February 24, 2017 9:19 am
Updated: February 24, 2017 8:51 pm

Bloor Street bicycle lanes have increased driving times

WATCH ABOVE: Toronto bike lane pilot project on Bloor Street shows mixed results at halfway point. Mark Carcasole reports.

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Vehicle travel times on Bloor Street have increased following the installation of dedicated bicycle lanes despite a drop in traffic volume, according to a preliminary report on the pilot project released on Friday.

The study found traffic volume fell 22 per cent since the bike lanes were installed last year, but travel times on Bloor between Bay Street and Ossington Avenue have increased between two-and-a-half to eight-and-a-half minutes.

Travel times on Dupont Street and Harbord Street remain unchanged.

The preliminary data also found the bike lanes are a hit with cyclists. There has been a volume jump of 36 per cent from 3,300 to 4,500 users with 25 per cent attributed to new cyclists.

WATCH: Bikes are beginning to ride along Bloor street. But some cars could be blocking them. Ashley Molnar has more.


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Meanwhile, about 63 per cent of drivers surveyed in the report indicated they felt comfortable driving next to cyclists on Bloor Street, compared to 14 per cent surveyed in 2015 before installation of the pilot.

Mayor John Tory issued a statement on Friday reassuring the public that he has been monitoring the bike lanes closely and that measures are being taken to make sure cyclists, motorists, pedestrians and businesses in the area benefit from the improvements.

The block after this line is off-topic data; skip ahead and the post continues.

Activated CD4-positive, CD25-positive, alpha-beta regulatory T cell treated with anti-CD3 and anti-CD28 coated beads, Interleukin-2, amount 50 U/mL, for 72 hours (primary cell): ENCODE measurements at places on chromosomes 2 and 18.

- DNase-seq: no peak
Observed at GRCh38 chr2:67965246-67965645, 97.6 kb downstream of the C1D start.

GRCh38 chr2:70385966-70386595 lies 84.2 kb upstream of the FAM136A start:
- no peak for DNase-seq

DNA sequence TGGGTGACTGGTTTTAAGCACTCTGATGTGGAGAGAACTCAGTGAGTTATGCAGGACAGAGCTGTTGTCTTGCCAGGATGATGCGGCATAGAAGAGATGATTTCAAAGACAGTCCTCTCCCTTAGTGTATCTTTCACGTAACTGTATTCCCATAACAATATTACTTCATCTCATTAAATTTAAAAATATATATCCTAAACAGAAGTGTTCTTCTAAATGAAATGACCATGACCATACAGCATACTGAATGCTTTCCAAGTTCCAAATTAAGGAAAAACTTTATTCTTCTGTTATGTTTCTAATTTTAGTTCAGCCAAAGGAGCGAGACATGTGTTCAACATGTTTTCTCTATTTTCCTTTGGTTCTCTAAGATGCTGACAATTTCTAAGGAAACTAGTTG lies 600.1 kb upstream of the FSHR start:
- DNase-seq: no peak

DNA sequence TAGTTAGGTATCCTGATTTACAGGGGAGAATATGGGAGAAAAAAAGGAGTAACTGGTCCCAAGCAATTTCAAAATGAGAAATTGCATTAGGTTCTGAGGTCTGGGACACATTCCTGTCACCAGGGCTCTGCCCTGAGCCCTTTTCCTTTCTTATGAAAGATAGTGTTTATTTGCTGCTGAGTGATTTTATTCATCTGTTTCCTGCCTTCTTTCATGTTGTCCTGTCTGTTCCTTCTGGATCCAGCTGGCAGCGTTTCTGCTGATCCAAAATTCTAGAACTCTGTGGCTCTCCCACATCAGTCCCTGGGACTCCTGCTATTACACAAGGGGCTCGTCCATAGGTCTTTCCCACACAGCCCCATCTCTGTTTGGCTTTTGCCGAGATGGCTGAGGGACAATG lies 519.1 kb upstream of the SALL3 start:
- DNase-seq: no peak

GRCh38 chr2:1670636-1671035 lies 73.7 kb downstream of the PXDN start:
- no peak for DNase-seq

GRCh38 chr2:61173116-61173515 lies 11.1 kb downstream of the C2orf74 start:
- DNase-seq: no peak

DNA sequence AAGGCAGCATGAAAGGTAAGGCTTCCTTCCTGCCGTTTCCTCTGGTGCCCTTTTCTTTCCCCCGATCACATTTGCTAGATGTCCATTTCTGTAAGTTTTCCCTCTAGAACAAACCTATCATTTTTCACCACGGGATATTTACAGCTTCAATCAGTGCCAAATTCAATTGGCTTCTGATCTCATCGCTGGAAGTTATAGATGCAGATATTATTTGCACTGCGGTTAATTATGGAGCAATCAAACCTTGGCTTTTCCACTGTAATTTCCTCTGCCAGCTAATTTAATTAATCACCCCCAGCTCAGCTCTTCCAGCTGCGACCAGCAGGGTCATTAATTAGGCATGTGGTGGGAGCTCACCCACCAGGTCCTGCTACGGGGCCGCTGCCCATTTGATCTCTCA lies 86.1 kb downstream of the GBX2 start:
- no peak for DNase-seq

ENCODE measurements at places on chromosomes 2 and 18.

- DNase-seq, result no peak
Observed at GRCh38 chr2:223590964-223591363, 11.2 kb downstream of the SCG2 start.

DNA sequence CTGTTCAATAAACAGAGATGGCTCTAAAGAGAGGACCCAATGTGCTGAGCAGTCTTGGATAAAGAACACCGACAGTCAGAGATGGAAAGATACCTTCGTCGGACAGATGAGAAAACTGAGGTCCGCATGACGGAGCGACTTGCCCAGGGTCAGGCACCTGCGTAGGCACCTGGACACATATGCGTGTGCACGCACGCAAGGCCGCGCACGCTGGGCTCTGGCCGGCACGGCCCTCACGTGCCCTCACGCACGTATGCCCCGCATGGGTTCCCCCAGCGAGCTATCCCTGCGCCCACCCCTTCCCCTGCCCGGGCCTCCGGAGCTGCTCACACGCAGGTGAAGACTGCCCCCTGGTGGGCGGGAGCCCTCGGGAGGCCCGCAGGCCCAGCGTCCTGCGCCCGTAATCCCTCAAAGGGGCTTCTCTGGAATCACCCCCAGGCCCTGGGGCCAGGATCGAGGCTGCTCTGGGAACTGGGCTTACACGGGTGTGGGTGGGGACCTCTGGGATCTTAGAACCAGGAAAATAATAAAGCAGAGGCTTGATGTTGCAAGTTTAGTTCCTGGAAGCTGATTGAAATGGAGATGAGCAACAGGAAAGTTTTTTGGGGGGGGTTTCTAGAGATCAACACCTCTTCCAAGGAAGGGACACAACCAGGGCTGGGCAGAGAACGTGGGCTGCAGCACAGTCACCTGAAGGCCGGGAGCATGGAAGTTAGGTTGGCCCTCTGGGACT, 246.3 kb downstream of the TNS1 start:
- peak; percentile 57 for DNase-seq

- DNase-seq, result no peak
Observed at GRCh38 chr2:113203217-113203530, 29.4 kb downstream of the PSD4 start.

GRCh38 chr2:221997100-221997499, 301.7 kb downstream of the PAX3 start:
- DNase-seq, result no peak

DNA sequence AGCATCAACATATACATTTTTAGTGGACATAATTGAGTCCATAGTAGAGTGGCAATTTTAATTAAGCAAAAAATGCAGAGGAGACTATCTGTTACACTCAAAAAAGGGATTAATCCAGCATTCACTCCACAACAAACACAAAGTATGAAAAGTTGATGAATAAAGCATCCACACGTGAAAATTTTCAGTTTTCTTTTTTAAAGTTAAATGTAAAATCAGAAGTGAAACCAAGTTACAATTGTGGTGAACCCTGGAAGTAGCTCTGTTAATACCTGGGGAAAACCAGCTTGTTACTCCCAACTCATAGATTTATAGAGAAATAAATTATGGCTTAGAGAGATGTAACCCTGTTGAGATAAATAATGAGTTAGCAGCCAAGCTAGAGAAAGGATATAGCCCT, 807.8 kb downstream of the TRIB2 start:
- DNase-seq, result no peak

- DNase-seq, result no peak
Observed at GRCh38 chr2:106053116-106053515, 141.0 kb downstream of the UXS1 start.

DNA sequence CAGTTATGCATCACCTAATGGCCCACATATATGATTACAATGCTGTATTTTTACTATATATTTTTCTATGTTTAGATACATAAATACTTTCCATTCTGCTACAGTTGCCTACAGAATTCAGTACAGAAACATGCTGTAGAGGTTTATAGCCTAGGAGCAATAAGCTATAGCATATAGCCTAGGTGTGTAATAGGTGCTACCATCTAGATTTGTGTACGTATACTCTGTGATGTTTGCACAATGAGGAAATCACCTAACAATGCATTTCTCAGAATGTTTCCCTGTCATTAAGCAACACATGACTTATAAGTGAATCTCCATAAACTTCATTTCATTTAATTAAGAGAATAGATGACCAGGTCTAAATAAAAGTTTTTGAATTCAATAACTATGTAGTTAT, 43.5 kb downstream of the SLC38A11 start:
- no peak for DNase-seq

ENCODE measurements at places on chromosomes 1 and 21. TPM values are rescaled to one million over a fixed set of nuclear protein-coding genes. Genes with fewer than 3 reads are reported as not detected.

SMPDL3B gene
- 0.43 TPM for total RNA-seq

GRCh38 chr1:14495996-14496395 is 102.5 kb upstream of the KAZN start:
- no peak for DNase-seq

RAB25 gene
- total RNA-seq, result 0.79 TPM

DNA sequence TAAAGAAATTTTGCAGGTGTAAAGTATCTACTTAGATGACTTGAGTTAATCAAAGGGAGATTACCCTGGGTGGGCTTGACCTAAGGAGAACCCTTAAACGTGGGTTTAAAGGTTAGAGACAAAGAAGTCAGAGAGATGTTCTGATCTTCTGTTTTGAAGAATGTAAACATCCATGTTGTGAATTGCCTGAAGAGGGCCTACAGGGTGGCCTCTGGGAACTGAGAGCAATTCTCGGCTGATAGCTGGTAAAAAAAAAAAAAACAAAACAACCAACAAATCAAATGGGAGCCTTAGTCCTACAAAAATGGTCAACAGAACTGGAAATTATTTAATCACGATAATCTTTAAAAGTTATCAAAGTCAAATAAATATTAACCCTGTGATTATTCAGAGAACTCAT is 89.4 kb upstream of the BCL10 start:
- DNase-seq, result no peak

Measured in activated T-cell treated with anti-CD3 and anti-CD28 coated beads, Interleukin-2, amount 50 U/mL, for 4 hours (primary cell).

“Pilot projects are an important way for cities to try things, measure their impact and respond accordingly,” Tory said.

“At the half-way point of this process, we have preliminary data that will help us to make changes to improve the flow of people along Bloor Street for the duration of the pilot.”

READ MORE: Bike lanes on Bloor: Council overwhelmingly backs pilot project

The report cites “operational improvements” are on the way as the city fine tunes the pilot project.

Eastbound and westbound Bloor Street will be re-evaluated to ease traffic congestion during the morning and evening rush hour.

Further changes to be completed over the next two months include adjusting signal timing, changes to signage and line markings, turn restrictions at key locations and changes to parking and loading times.

The next round of traffic data collection is scheduled to be released in June with a final report available in the fall.

VIDEO: Cyclists say commercial vehicles are flouting the rules meant to improve safety on Bloor Street. Peter Kim reports.

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